Bishops Scanlan and Nichols have been very clear from the very beginning of this process that they did not want the decision about reunification to be centered around them or their futures. Their commitment is for a vibrant and stable presence of the Episcopal Church here for years to come.  We also acknowledge the transition this will be for both dioceses, their people, and our current bishops.

Built into any model there must be the ability to transition with our current bishops and to be able to adapt, as fits the needs of the new diocese and our bishops’ gifts and callings as this unfolds.  To clarify, a diocese may only have one Diocesan Bishop but it is possible to have an Assistant or Assisting Bishop serving with them.

As we explore options, the model rising to the top is that if reunification is approved in October 2024, one of our current bishops would become Diocesan Bishop at the point of our actually becoming the new diocese. Depending on their ongoing discernments, the other could be appointed Assistant Bishop. We want to honor Bishop Scanlan’s commitment to retire in Fall 2027 and also need to recognize it’s possible that one of our bishops could be called elsewhere as this process continues.

The reunified diocese would host its first search and election process on a timeline to be determined by the Diocesan Bishop and Standing Committee of the new diocese. This model aligns with both Bishop Scanlan’s and Bishop Nichols’ hopes for this discernment and potential reunification process and the sense they each have of their own ministry and calling.

The bishops are committed to supporting their existing staff members and making sure that the transition is as smooth as possible for everyone involved. It’s also important to note that these staff configurations will evolve regardless of whether or not we become one diocese and that’s always been true. Staff members retire or leave or we recognize the need to adapt our staff for any number of reasons related to the mission and ministry of the diocese. Moving forward there will be change, even shifts of positions or responsibilities regardless of the decision to reunify. Even if we remain separate dioceses, staffing will not remain as is over a longer haul.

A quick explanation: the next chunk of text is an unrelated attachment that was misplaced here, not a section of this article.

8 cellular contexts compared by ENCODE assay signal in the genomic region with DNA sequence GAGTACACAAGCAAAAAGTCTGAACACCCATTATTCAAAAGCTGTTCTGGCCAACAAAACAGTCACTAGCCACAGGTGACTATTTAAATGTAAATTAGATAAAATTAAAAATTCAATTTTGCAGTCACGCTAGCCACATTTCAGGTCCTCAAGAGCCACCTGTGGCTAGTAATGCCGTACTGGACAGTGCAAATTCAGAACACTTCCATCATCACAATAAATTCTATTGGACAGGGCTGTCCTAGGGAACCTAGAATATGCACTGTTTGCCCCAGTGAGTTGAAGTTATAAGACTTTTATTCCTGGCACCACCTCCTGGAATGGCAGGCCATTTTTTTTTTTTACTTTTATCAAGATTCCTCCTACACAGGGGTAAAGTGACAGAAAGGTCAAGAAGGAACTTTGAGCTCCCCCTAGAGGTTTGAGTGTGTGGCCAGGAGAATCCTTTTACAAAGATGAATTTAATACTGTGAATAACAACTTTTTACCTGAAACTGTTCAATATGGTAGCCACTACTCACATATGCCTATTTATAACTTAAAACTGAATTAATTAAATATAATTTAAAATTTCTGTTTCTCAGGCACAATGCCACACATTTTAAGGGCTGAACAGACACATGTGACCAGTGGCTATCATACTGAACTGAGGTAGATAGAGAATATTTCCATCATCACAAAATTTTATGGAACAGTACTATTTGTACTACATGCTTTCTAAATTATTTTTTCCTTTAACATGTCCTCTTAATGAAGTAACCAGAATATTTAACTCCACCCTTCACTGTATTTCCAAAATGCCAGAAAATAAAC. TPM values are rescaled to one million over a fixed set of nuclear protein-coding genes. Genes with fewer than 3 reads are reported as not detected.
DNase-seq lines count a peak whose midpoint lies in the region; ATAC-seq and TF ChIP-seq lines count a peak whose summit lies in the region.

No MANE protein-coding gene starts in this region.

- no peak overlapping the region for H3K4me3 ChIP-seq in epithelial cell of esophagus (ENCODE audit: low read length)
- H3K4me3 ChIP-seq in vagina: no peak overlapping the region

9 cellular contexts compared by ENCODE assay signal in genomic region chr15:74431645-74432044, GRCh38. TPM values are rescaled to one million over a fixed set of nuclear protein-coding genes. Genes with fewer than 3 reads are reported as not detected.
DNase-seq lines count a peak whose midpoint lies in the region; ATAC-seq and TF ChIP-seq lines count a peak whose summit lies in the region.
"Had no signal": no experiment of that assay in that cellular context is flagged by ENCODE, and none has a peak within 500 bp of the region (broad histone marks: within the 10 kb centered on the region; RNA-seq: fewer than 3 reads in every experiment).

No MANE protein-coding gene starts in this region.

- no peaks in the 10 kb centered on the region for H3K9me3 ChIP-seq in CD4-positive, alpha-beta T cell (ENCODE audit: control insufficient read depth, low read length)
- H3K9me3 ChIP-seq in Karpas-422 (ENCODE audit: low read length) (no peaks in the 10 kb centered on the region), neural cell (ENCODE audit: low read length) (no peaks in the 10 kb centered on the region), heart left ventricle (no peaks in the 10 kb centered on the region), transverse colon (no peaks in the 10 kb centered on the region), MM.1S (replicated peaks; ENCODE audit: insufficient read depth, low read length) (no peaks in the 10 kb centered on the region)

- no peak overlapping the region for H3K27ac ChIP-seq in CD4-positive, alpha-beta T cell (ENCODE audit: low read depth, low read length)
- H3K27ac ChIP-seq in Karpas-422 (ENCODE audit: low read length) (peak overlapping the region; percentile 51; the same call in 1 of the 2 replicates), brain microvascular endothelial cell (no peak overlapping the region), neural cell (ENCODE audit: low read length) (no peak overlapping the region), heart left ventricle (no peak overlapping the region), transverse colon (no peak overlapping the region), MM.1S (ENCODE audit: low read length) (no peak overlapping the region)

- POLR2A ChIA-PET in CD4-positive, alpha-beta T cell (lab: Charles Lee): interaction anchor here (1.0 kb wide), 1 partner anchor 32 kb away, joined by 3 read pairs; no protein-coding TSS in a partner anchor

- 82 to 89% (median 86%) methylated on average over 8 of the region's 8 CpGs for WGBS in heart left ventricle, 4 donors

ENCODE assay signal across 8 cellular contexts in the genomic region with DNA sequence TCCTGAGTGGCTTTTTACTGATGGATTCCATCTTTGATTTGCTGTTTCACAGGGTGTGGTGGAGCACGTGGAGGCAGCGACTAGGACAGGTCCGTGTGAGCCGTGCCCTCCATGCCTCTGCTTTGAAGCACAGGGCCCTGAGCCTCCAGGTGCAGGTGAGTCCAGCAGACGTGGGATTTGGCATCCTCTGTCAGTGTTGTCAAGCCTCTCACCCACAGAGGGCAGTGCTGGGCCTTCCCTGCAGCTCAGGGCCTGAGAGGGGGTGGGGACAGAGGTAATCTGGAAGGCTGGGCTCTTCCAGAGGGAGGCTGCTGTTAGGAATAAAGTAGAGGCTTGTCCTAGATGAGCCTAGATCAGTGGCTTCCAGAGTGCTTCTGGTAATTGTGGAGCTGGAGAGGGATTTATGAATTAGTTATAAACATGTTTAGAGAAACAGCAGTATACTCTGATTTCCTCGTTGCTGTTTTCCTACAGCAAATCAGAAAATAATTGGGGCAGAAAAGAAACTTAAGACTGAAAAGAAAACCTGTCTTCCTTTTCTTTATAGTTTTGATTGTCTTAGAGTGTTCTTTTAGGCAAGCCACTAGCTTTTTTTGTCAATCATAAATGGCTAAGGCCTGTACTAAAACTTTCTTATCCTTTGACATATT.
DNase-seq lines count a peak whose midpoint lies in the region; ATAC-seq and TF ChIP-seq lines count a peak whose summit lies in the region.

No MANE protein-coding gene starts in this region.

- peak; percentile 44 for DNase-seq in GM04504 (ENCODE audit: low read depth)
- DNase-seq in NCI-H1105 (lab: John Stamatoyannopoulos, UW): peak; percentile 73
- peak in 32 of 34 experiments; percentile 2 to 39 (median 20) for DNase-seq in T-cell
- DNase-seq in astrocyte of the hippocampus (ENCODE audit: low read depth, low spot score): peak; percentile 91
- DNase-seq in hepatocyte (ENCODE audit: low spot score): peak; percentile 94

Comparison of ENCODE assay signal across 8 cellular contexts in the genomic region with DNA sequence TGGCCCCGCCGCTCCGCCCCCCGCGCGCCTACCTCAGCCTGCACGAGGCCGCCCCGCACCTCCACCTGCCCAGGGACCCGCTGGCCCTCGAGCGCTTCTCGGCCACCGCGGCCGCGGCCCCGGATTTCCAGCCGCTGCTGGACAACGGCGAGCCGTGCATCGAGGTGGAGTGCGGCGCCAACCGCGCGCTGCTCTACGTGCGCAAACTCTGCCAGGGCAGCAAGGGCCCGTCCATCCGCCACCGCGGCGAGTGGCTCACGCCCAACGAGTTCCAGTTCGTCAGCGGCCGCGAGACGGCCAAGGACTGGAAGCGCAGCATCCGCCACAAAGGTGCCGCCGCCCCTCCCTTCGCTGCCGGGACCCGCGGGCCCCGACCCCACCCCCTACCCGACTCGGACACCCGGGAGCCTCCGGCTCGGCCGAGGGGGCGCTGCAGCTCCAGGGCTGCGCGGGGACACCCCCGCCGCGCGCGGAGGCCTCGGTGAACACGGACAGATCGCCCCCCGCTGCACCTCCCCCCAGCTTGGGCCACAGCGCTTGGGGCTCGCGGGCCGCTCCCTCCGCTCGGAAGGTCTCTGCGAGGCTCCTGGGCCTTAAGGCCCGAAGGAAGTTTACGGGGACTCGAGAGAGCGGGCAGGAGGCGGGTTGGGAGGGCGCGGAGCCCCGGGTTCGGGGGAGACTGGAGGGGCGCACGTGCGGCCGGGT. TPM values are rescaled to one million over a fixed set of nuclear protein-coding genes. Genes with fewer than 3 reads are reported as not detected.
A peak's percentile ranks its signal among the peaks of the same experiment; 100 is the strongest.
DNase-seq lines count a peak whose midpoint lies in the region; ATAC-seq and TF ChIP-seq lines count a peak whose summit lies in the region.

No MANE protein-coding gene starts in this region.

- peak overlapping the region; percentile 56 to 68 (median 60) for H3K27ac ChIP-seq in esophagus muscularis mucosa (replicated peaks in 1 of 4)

A reunified Diocese will likely have more than one office location with something like “hubs” in the different regions utilizing space in church buildings or other locations. There would perhaps be one main office for administrative needs, but “the diocese” would exist throughout the diocese.

In a reunified diocese, some staff would be dispersed – learnings from our Canon Missioner (Bethlehem) and Regional Canon to the Ordinary (Central PA) experiences show great excitement about the possibility of staff being embedded in the various regions of the diocese. Other staff would be more centralized – those administrative roles that serve the diocese as a whole.  Our staff and leadership bodies already meet both in-person and virtually so we know that capacity is there.

The central office has already evolved beyond what it used to be. By acknowledging that reality and further adapting to the current needs and ways of operating, we can save on costs. The Diocese of Bethlehem already shares its Diocesan Office with the leadership team of New Bethany, a local outreach ministry that began as an offshoot of the Diocese of Bethlehem and is now is a separate 501 (C) (3) non-profit entity.  A transition plan would include exploring the  repurposing of Diocesan House in Harrisburg. We imagine that through transition, existing offices will be reimagined for future viability.